Sleep ’tis a gentle thing..

  • Oh Sleep..’tis a gentle thing, belov’d from pole to pole..

    Our occasional blogger, Dave Barnes, has shared his thoughts on the ‘night life’ experienced by most people living with type 1 diabetes: the lack of sleep, the various physical needs that must be attended to through the night, the impossibility of an uninterrupted night’s sleep, the embarrassment when sharing a space with others, and the nightly company of the cat.

    Sometimes all I want to do is sleep.

    Sleep hours are the only hours in the day when nothing is expected of me. Yet my sleep has an eternal enemy; and it’s not time, it’s diabetes.

    I can’t remember the last time I was able to surrender to tiredness, shut my eyes and wake up several to eight hours later. Sleeping like a baby? Nah..that’s not me..Na, that is not my lot.

Me, I have to pee. I have this feeling at first, it’s like a alcoholic in search of drink. My lips quiver and I lick ’em, it tastes sweet. I feel thirsty, and I then I need water. Next, sometimes not long after the former, I find myself needing to go to the loo. I cannot shut it off once the brain says it’s so, I have to go.

So here I am, often knackered, off to the loo to do my thing, and when I am there, half asleep, it comes out, keeps coming up, wakes me up as it still comes out. Then my brain says to get another drink of water.

But hey, I know this game, and I read the diabetic tarot cards, and suspect that ‘bad boy’ blood glucose is alive in me and keeping my soul awake. Which gets me to the next part of my nightly ritual.

I go to the kitchen and grab my blood glucose machine. I fidget around trying not to be noisy and wake anyone, including the cat who now wants a feed. I prick myself, draw blood, stick it, test it, wait for the reading and ‘Shebang’, I find the culprit double digits that are keeping me wake. I then fumble around some more, get some insulin into me, and send off a quick request to the Gods that it is the right amount, I will settle soon, and get some bloody sleep.

I then feed the cat, and return to bed as quietly as I can, which isn’t that quiet.

Often this will happen two or three times a night, particularly if I am up late, or for some reason, like maybe I miscalculated the last carb to go into my mouth when I went to bed in the first place. The cat loves me.

It gets even more complicated when you are with strangers. Or in a tent. Or even worse, with strangers in a tent. You need to get up and crawl over everyone and trip over everything to go do a pee. How about if you are with someone new, someone you are trying to build a relationship with? If you do a wee more than once a night, the next day that person, or those people, the ones in the tent, not your bed, look at you funny. That made me anxious in my dating years and still makes me anxious when sharing facilities with other folks. You know what I mean.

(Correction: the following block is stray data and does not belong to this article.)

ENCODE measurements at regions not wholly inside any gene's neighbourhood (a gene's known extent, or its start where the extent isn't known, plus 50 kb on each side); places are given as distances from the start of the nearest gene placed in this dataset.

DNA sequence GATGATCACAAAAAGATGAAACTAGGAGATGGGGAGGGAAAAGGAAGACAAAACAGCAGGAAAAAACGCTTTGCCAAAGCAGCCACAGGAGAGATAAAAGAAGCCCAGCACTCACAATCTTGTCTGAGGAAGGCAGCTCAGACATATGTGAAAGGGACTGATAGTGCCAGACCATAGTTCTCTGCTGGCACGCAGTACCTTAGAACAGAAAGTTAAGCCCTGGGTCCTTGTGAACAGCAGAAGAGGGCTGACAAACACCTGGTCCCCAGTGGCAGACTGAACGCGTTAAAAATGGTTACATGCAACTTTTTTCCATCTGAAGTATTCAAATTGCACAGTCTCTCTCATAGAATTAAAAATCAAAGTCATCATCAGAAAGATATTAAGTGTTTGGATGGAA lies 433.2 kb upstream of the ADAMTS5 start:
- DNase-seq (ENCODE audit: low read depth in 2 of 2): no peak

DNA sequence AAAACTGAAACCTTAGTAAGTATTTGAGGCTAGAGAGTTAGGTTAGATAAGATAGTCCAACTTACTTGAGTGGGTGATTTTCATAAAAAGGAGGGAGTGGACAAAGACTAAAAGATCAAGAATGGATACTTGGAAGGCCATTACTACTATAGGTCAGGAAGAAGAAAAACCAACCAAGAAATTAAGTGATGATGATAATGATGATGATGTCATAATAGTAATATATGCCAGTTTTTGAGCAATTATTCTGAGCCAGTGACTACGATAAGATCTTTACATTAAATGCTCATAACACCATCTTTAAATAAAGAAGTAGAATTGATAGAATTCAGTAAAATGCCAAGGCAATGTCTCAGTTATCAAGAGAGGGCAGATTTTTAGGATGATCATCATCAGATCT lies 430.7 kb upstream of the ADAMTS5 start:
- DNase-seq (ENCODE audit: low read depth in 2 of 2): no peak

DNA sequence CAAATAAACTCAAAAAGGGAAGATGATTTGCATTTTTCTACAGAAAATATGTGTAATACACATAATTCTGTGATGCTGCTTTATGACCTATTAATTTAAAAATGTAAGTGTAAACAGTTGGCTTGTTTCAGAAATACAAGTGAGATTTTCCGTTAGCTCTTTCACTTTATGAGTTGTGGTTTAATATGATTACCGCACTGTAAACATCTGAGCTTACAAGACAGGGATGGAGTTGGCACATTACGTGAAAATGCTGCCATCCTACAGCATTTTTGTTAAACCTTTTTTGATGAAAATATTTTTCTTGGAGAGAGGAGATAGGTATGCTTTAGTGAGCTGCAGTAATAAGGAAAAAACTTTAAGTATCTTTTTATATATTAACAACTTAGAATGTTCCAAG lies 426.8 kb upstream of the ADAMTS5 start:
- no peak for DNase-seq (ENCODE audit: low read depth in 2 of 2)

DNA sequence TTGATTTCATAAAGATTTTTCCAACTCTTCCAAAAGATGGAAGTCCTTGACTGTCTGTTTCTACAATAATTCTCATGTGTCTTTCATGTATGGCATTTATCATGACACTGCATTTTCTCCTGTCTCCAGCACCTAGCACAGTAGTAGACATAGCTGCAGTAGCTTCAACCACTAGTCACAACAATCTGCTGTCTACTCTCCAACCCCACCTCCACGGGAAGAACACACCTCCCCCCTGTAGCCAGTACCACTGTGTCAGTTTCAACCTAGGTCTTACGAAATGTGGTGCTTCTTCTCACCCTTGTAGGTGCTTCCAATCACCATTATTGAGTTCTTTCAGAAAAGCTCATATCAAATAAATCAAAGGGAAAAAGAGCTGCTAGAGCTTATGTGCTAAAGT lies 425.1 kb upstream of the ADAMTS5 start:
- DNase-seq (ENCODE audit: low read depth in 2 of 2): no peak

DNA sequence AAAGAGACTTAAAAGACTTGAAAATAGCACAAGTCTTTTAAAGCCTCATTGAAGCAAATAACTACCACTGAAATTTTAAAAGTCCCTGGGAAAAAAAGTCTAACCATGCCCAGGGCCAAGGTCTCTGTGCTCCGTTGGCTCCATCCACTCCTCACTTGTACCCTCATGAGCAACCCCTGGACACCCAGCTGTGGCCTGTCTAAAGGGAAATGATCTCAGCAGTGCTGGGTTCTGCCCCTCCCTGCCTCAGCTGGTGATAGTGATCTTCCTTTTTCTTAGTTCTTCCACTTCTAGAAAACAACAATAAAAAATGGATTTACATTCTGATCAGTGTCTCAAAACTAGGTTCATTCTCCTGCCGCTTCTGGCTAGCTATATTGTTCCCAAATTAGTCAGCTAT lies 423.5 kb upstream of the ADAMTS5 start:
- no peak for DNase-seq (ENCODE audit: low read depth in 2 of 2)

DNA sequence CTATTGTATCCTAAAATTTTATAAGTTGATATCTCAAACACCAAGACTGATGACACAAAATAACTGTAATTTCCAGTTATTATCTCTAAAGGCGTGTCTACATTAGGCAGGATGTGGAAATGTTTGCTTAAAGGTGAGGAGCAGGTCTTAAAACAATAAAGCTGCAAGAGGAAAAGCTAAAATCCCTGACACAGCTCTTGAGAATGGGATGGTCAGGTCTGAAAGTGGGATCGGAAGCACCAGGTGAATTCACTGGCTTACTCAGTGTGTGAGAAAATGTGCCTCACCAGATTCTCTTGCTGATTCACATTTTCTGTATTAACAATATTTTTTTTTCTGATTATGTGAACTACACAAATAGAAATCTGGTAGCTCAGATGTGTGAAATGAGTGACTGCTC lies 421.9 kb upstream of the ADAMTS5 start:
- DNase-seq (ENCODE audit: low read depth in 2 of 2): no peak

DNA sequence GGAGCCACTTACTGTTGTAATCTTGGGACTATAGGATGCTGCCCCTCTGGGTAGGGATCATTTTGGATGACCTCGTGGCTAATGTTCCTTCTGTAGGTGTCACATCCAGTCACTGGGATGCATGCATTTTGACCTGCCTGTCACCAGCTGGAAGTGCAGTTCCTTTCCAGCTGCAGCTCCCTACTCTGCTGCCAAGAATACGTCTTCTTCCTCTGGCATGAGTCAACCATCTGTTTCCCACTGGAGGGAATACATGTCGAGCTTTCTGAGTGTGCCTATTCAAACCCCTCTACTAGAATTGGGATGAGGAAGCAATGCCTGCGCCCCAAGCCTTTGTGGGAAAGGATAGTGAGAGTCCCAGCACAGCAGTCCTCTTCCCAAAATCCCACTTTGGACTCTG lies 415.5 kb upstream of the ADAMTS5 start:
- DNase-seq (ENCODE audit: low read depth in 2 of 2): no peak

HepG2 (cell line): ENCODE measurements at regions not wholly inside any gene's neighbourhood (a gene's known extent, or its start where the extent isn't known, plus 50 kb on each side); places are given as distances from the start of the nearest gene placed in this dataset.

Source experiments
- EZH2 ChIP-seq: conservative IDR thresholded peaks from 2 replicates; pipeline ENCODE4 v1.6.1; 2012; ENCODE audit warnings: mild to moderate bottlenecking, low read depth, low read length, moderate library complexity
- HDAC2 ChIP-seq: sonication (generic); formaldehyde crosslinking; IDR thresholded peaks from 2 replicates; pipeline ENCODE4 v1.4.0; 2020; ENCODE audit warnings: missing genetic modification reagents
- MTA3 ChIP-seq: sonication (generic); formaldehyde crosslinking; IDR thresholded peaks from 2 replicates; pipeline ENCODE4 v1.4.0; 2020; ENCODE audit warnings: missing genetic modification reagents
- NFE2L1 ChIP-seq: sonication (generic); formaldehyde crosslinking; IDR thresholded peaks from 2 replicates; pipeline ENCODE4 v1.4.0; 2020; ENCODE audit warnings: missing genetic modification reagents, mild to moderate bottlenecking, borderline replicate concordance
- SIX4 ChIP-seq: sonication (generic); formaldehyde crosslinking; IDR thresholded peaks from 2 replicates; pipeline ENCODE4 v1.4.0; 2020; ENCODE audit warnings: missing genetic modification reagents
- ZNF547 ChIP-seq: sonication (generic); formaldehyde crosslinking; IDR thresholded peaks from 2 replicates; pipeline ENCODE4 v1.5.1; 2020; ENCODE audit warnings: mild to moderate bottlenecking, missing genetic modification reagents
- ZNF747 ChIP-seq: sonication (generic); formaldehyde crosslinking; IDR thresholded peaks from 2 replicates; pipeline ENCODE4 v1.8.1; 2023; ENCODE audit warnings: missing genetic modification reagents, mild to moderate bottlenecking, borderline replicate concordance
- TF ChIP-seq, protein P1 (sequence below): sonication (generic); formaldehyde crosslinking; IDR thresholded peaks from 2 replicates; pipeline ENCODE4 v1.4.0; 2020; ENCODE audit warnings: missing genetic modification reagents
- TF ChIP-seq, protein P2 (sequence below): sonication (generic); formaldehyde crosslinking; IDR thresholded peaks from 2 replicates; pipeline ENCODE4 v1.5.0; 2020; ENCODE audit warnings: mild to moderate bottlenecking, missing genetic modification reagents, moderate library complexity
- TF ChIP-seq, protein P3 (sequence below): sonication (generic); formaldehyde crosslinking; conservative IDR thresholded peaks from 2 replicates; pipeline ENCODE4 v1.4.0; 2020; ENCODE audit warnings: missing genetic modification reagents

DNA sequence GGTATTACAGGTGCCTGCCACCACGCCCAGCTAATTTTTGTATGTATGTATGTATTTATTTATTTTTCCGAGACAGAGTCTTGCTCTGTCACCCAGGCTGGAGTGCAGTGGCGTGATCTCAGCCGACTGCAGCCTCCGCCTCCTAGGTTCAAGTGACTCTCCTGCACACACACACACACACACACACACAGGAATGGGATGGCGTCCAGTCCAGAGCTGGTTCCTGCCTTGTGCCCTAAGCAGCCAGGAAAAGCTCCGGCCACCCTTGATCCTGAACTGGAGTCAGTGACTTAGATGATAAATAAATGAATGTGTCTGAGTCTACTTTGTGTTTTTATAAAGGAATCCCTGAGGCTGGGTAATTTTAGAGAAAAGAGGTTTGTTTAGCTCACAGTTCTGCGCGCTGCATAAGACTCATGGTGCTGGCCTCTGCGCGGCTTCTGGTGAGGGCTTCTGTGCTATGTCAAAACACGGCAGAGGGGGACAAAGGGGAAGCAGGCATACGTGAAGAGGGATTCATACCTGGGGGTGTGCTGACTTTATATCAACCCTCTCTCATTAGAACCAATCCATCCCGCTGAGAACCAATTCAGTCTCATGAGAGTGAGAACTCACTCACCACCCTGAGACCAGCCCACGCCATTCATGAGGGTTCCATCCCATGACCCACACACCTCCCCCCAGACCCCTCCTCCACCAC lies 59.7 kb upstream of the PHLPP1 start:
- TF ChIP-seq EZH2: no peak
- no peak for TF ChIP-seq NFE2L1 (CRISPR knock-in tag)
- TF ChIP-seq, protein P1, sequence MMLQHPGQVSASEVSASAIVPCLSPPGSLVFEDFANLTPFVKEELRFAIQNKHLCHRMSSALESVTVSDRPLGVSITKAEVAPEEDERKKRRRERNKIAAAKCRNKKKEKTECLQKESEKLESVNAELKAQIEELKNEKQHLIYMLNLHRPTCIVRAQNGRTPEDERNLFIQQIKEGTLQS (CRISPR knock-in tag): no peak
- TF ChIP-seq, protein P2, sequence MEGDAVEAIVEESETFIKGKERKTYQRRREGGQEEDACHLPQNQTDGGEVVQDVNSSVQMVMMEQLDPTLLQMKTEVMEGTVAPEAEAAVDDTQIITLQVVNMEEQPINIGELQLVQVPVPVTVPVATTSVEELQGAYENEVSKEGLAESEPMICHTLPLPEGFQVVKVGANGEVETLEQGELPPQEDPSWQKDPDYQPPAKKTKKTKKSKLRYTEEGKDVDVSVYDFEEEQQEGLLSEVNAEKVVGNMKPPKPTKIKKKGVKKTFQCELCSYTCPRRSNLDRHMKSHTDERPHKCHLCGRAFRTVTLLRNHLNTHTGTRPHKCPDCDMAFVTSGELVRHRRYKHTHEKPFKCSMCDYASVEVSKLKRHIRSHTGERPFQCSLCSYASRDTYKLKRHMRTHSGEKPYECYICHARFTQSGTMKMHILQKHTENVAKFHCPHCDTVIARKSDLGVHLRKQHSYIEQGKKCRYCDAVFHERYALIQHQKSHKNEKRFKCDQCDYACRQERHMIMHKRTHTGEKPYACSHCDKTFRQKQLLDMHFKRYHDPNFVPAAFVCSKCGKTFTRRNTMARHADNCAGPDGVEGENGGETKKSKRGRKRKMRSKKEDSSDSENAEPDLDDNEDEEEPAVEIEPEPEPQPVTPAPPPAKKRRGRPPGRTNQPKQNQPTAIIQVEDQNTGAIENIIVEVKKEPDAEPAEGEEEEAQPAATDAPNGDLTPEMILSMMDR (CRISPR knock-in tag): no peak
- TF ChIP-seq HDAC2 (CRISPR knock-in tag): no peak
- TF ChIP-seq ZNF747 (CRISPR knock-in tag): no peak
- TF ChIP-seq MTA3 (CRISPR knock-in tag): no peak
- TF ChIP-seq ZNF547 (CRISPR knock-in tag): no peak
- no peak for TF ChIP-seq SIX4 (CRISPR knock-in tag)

Sharing a tent tonight?

 

Then there is the reflection. What am I eating that is sending it up? Why won’t the insulin send it down enough? Why doesn’t the expensive pump never seem to give enough of it to address a high in the first place? I am thinking. Wait a minute, I am not suppose to be thinking at 3.36 in the morning, I am meant to be sleeping, God damn it!

After I have been through all that the first time, the bit of water I had to drink, you know, to get over the original high, wants to get out, and calls me to the loo again. Now I’m thinking, ‘I do want to sleep, I don’t want to wake my wife, my kids, the dog’. I feel like such a dill that after  spending so long living with this condition it still has me by the balls, so to speak. I am glad the cat still loves me.

 

The cat loves me..

 

That’s actually an easy night. If you are unwell, or stressed out at work, this may go on for a number of nights in a row, which screws up all the levels of everything in your brain and in the body. Soon you are feeling like a dead man walking.

Then there is the ‘technological’ sleep of the modern diabetic. We have bells and whistles now for everything. If you go high, your pump bell will ring, if you go low it will vibrate. It ‘beeps’ every four hours when it is time to test. The pump will try and get in your face, and often wraps around you like a boa constrictor as you try to get it out of the way and get some sleep! I have actually lost this battle a number of times and inadvertently ripped the canula straight out of me in my restlessness. Pumps don’t sleep you see. However they like to dress it up, it is a machine. I’m not.

Now I find I get anxious even preparing for sleep, knowing I have all of this to look forward to. I find I’m checking and double checking my blood sugar like I have OCD with my blood glucose meter. I’m not right in the head.

 

testing like a madman..

 

I heard this quote, it said, “There is no pillow as soft and comfortable as a clear conscience.” As a diabetic who is getting older, I need to ensure I address what happens in the night time as well as in the day. I need to remember that my old friend, diabetes, never sleeps; so I need to gently remind it that I do, and it needs to work with me.

I just wish someone else could tell my diabetes all this crap cause I just wanna get some sleep! Hold on, “Buzz, buzz, buzz.” What does that pump want to tell me now? Oh no, it’s not my bgl, not my pump reminder, it’s the normal alarm, it’s time for work. Struth.

Dave Barnes

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